So, you love your coffee, and perhaps you like to consider yourself something of an aficionado when it comes to brews. That’s fine, but do you really understand the meaning of all those cool-sounding terms you love to use with such authority? Ah, we thought so.
Don’t worry; we’ve got you covered. We’re here to answer all those questions about coffee that the self-professed home barista feels too embarrassed to ask. So, the next time your friends ask the coffee expert, you’ll be able to answer with confidence and authority.
One question many people don’t know the answer to is:
What’s the difference between latte and mocha?
Not to mention …
What’s a mochaccino?
What’s a mocha latte?
Read on for the low-down …
Espresso + milk =?
Pretty much every coffee-based beverage served in coffee shops is a mixture of two base ingredients: milk and espresso.
Depending on what you’re making, you might also add cocoa, ice, sugar, chocolate etc. Espresso-based drinks are usually made in the traditional way, using an espresso machine. However, these bad boys can be very expensive to buy, so you’ll be pleased to know that you can make a latte and a mocha in the comfort of your own kitchen, without having to break the bank on fancy equipment.
Anyway, we digress.
What goes into a latte?
A latte is an espresso-based milky drink, made up of approximately 1/6 espresso, 4/6 steamed milk, and 1/6 foamed milk.
Latte (or café latte, as it’s called in Italy) is preferred by those coffee fans who enjoy the velvet finish of an extra-creamy, diluted brew, without the full-strength coffee hit of a flat white.
A standard latte is served in a tall, eight ounce cup. One or two shots of espresso are added to the cup, followed by five to six ounces of steamed milk. The brew is topped off with a thin layer of foamed milk. Different flavorings and syrups can be added as desired. Baristas often add their own touch with beautiful artwork across the foam – it’s a shame to drink it really.
So, what’s a mocha?
Mocha coffee is actually named after the type of coffee beans that are used to make the brew. Mocha coffee beans are named after their place of origin in Yemen.
The beans are harvested from a species of the coffea Arabica plant, which is reputedly the first species of wild coffee bean to be cultivated. Thanks to their sweeter flavor, Arabica coffee beans are the most popular, followed by Robusta beans, which have a stronger, rather bitter flavor.
Mocha coffee beans have a natural chocolate flavor. In order to enhance the chocolate hit, baristas add a small amount of chocolate to the mocha recipe. Where latte is generally considered to be the lightest, mildest coffee-based drink, mocha is much stronger. In fact, mocha coffee is usually stronger than cappuccino.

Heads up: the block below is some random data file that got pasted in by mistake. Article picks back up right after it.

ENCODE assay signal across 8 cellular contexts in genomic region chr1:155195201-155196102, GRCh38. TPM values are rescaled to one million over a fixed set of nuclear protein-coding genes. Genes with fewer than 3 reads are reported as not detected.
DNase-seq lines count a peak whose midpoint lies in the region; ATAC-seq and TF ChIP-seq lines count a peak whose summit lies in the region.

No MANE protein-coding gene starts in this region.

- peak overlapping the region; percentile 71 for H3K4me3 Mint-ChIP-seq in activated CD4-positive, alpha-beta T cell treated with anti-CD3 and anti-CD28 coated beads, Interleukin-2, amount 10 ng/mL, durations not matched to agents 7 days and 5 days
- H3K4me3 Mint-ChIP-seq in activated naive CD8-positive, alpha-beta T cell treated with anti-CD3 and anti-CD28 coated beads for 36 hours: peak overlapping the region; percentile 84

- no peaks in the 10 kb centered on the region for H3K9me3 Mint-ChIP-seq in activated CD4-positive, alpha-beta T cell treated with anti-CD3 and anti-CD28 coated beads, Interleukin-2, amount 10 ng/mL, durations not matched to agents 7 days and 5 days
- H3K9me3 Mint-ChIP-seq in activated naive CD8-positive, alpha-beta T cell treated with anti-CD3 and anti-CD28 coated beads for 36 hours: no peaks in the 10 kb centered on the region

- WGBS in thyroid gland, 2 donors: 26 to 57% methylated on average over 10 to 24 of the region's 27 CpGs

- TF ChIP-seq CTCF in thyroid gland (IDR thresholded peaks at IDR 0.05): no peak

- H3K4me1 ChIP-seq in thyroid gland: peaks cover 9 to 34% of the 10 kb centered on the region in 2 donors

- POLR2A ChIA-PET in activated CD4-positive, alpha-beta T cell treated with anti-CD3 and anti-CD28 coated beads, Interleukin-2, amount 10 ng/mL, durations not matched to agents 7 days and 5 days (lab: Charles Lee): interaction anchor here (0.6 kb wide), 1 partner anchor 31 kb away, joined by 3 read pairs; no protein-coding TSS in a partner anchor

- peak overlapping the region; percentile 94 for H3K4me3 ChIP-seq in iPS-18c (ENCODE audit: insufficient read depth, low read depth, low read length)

So, the mocha coffee recipe as you’ll find it in most coffee shops is usually made up of:
- 2 espresso shots
- 2 ounces of hot chocolate
- 1 ounce of steamed milk
- a thin layer of milk foam to top it off
The traditional Italian way to booze-up your mocha is with a shot of Sambuca, although you can add Baileys, brandy etc, whatever floats your boat.
Now, don’t get confused with a mocha latte. This is simply a latte (as described above) with a shot of chocolate syrup added to it. Likewise, a mochaccino is just a cappuccino embellished with a few squares of dark chocolate or with a shot of chocolate syrup added. Who knew?
Milk for latte and mocha coffees
As we’ve said, both latte and mocha coffees need steamed and/or frothed milk.
To create steamed and frothed milk you can use the steam wand on an espresso machine. Alternatively, (and more cheaply), you can use a milk frothing device. The frothing device blows steam through the milk to heat it up and incorporate air bubbles into it.
The major difference between foamed and steamed milk is the amount of air bubbles they contain. Frothed milk is milk foam whose volume has been doubled by the air bubbles added to it. Steamed milk is less foamed, with an increased volume of about one third.
Steamed milk is created by placing the steam wand about one inch into your cold milk, positioned at an angle so that the steam creates a whirlpool effect. Keep steaming until the milk reaches between 1450F and 1550F.
Frothed milk is made in a similar way. Place the steaming wand into the milk to create the whirlpool effect. As the milk begins to foam on the surface, move the wand gradually down through the milk, until it reaches the bottom of the cup. As the froth forms, the milk volume expands, and you’ll need to move the wand further down.
Latte versus mocha
So, now you know the difference between latte and mocha.
Basically, they’re both espresso-based drinks. Latte is perfect for those who don’t want the full-strength coffee hit, while mocha gives you a stronger coffee experience with dark chocolate undertones.
Why not check out your local coffee shops to sample both, and then try experimenting at home.